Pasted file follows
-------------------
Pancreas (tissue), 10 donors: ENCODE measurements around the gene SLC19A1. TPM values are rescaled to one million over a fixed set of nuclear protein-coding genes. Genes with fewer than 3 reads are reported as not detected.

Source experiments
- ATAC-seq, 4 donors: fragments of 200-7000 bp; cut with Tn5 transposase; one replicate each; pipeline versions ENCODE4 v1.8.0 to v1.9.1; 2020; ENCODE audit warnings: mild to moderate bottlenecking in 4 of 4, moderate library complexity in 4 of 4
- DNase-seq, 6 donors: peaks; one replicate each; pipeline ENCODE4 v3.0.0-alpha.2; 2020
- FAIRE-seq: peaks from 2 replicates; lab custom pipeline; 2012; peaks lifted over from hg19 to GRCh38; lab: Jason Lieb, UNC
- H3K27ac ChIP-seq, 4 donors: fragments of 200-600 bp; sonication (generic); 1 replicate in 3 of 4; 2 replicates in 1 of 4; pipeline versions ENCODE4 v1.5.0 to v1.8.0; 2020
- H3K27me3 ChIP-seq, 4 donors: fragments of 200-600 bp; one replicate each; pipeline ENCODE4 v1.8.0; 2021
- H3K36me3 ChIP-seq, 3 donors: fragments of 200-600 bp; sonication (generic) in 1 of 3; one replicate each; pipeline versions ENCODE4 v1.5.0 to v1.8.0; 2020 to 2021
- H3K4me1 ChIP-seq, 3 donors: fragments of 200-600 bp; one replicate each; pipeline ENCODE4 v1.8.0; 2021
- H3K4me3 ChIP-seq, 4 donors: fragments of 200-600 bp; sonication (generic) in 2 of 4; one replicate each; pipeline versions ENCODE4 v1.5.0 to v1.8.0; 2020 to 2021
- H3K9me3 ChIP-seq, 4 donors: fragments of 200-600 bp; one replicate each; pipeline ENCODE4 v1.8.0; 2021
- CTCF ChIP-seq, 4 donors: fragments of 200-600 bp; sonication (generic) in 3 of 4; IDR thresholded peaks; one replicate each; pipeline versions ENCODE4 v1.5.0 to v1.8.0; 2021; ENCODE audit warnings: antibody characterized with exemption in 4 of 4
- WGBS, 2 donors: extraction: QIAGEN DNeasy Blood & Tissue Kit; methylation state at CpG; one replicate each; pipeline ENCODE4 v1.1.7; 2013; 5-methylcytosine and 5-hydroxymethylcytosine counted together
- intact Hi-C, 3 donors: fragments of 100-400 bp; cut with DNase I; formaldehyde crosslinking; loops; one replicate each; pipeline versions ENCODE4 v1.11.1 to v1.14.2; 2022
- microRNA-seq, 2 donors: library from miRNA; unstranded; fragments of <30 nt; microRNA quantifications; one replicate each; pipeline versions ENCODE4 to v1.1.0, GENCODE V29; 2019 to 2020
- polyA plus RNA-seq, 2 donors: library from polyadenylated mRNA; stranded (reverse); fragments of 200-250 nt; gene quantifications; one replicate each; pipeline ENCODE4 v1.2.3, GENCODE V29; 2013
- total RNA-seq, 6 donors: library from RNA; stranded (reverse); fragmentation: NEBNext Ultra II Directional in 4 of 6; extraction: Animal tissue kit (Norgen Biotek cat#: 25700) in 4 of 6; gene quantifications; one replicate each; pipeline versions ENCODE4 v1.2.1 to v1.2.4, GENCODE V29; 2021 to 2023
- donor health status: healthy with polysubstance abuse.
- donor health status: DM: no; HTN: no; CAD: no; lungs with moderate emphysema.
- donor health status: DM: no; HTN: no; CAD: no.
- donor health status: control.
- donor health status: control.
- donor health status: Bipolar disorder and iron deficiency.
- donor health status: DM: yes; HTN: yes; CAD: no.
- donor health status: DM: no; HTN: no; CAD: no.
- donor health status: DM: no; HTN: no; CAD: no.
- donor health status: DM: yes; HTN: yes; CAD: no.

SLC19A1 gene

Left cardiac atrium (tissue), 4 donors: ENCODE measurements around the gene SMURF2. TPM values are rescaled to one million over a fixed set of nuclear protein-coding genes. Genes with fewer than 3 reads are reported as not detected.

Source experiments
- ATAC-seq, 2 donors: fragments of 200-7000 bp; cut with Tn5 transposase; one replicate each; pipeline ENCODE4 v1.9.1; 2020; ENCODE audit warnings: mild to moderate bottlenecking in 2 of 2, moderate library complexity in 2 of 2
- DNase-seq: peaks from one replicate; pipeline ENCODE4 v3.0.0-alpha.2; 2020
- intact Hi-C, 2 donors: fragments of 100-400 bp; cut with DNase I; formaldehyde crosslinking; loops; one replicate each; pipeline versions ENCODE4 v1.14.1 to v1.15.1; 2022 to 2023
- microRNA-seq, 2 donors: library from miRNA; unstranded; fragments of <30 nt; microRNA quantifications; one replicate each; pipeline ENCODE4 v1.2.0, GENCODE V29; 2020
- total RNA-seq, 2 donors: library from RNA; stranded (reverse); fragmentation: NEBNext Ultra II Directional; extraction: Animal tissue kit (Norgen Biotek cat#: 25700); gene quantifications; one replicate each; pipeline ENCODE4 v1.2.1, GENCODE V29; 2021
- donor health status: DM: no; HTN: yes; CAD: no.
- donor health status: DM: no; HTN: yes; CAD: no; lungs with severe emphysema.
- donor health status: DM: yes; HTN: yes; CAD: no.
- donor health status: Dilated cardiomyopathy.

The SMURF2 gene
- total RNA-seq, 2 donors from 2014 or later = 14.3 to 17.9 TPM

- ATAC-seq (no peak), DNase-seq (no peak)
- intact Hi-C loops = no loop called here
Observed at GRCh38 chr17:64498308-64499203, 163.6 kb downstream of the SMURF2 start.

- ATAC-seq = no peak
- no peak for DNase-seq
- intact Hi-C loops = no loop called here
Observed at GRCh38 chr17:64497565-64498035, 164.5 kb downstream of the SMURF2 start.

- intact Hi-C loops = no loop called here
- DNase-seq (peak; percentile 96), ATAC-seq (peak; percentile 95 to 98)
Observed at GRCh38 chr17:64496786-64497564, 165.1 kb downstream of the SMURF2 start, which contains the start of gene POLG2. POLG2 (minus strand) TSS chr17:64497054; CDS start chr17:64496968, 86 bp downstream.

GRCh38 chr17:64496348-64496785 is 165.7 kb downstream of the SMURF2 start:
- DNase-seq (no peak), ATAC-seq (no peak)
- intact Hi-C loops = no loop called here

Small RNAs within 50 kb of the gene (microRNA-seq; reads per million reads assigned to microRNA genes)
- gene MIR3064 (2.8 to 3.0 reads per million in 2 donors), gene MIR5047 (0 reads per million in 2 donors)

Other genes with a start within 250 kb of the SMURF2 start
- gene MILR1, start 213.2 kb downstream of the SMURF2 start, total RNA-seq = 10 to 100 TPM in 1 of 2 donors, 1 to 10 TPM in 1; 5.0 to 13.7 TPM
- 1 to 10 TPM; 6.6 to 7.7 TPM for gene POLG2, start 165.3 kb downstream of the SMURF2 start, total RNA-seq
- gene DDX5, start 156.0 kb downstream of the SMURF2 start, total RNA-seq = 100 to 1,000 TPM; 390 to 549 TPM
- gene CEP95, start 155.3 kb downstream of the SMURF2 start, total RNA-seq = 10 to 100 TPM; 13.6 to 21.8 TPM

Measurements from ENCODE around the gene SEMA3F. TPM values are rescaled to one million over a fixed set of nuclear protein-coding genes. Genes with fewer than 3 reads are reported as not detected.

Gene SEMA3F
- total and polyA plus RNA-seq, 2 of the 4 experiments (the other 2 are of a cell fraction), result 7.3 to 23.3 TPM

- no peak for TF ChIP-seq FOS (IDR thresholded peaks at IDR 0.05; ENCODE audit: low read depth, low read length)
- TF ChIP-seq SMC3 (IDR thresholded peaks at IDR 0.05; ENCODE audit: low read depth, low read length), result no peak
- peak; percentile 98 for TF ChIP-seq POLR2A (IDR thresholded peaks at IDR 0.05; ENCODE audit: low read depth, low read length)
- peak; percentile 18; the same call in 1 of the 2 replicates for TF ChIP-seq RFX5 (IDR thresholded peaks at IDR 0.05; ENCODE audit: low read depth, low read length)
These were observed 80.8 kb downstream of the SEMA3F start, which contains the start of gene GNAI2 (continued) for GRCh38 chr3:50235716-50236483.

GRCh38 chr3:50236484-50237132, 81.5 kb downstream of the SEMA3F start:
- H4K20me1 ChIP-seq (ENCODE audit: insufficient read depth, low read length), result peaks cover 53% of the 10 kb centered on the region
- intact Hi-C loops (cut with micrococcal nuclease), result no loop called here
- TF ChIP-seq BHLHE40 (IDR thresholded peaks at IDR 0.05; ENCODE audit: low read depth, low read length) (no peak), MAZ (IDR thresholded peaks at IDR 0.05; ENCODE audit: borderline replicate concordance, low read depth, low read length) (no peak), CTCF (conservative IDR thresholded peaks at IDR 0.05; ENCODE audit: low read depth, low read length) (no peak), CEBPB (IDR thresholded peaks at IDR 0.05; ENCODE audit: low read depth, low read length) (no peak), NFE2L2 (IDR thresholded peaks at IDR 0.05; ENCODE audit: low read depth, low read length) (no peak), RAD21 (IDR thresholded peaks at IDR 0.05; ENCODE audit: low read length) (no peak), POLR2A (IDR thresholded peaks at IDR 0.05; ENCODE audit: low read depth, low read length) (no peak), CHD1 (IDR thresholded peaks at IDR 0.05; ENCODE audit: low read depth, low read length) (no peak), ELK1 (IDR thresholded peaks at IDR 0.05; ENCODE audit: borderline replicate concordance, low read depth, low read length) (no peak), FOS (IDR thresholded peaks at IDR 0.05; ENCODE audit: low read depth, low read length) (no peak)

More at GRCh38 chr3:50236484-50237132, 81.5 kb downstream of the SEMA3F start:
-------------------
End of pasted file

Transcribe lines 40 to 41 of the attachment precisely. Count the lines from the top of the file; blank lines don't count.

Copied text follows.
The SMURF2 gene
- total RNA-seq, 2 donors from 2014 or later = 14.3 to 17.9 TPM